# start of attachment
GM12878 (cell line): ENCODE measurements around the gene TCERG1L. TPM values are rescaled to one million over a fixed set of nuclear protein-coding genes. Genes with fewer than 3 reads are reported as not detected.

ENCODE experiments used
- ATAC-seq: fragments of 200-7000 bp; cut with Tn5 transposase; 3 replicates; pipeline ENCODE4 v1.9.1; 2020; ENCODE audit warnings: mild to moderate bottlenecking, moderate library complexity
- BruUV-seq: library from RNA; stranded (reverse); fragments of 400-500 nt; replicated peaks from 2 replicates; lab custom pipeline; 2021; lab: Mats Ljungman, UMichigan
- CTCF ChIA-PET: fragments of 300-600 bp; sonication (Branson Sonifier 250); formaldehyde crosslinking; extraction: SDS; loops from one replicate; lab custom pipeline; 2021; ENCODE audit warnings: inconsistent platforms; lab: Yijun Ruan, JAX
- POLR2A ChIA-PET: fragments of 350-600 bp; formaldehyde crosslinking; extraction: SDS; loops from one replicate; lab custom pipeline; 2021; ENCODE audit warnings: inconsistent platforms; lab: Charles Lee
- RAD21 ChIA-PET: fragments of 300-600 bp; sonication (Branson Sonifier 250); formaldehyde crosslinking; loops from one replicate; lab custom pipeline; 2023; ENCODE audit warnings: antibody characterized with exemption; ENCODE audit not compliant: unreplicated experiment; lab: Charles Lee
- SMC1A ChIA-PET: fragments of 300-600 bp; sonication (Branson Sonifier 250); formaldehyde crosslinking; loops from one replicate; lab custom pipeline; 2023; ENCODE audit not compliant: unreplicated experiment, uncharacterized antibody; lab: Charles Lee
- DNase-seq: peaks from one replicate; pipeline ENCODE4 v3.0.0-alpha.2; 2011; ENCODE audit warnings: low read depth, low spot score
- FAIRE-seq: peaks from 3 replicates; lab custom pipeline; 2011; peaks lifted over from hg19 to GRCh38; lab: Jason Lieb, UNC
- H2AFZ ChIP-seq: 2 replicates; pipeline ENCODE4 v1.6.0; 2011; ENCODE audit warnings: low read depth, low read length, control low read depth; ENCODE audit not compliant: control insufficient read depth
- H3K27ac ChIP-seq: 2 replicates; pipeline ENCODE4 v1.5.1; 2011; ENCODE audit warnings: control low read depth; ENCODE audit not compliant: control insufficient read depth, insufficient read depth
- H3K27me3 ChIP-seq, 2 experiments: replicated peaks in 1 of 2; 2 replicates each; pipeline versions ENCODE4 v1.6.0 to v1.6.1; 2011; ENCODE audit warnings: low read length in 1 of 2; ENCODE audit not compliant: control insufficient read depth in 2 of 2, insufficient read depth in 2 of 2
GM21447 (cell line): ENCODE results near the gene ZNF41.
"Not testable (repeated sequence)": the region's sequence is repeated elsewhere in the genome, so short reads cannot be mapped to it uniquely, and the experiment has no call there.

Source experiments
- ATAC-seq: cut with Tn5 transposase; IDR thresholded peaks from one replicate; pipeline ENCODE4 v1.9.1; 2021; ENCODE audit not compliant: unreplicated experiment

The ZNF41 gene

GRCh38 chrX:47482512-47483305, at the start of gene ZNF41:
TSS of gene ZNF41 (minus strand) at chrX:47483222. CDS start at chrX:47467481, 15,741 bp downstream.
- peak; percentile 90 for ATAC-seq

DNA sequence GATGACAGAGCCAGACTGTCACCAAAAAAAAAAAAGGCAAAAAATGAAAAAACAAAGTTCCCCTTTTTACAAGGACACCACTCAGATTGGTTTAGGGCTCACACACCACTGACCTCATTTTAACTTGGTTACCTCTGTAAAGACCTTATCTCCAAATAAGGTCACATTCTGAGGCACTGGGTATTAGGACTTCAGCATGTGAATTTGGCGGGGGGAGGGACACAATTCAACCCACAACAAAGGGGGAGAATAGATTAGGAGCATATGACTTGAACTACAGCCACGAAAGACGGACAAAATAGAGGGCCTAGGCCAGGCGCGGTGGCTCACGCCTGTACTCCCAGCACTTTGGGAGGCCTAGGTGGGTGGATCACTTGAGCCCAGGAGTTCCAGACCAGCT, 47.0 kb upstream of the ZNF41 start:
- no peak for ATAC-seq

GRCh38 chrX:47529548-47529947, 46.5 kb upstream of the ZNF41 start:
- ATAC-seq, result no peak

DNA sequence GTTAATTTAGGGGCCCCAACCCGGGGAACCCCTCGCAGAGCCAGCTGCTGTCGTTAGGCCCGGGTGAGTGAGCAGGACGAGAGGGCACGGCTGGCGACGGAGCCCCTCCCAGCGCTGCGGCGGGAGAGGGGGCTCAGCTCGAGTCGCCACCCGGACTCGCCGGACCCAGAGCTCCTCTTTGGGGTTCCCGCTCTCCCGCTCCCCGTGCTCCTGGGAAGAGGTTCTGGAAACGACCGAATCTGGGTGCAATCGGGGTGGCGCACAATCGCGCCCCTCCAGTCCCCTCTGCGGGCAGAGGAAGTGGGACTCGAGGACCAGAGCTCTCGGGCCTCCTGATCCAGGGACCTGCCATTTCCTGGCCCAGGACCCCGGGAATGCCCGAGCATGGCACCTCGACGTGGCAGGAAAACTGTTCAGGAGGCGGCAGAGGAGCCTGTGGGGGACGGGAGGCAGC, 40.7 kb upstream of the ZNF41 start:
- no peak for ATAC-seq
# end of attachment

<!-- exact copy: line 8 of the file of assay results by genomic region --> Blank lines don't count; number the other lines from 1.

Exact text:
- SMC1A ChIA-PET: fragments of 300-600 bp; sonication (Branson Sonifier 250); formaldehyde crosslinking; loops from one replicate; lab custom pipeline; 2023; ENCODE audit not compliant: unreplicated experiment, uncharacterized antibody; lab: Charles Lee